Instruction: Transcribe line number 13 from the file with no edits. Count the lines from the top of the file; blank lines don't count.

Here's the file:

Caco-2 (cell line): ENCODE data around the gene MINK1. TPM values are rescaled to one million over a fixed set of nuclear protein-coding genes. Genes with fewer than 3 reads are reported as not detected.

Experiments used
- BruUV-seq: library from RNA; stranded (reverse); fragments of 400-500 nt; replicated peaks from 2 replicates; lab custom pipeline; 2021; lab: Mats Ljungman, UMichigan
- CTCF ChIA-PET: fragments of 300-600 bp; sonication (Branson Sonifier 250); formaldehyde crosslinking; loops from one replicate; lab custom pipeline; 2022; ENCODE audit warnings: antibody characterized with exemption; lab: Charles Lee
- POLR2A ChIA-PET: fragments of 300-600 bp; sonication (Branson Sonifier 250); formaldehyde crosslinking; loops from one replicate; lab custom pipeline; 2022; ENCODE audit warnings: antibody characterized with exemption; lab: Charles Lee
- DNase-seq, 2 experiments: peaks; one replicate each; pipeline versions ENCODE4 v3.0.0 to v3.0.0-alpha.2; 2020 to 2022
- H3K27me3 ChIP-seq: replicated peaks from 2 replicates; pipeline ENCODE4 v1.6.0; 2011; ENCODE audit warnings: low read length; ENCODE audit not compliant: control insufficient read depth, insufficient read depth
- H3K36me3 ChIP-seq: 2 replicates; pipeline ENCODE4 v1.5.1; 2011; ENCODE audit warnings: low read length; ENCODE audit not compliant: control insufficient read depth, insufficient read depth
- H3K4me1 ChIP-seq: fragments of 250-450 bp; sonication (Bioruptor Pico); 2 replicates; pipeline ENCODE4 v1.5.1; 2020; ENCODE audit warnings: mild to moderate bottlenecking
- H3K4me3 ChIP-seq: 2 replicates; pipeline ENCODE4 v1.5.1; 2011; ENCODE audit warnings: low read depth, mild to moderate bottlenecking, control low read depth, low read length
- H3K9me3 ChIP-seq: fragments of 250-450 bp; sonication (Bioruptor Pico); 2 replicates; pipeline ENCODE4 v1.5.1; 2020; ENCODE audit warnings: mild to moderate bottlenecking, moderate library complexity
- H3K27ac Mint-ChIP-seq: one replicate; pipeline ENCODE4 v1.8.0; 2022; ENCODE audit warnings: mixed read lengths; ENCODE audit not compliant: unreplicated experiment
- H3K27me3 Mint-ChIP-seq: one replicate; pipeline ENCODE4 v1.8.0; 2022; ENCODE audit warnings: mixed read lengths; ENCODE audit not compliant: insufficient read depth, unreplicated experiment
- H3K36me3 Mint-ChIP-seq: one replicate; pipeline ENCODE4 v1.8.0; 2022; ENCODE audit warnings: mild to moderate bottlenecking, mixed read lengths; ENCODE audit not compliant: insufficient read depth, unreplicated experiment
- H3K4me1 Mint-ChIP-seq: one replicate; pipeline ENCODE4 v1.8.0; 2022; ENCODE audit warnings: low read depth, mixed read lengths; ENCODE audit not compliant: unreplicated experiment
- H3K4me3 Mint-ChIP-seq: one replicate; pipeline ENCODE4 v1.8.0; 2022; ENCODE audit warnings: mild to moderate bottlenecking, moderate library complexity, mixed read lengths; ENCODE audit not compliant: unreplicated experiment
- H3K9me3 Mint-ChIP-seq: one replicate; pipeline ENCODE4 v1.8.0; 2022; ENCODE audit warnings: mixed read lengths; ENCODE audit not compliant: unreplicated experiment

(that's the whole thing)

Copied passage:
- H3K27me3 Mint-ChIP-seq: one replicate; pipeline ENCODE4 v1.8.0; 2022; ENCODE audit warnings: mixed read lengths; ENCODE audit not compliant: insufficient read depth, unreplicated experiment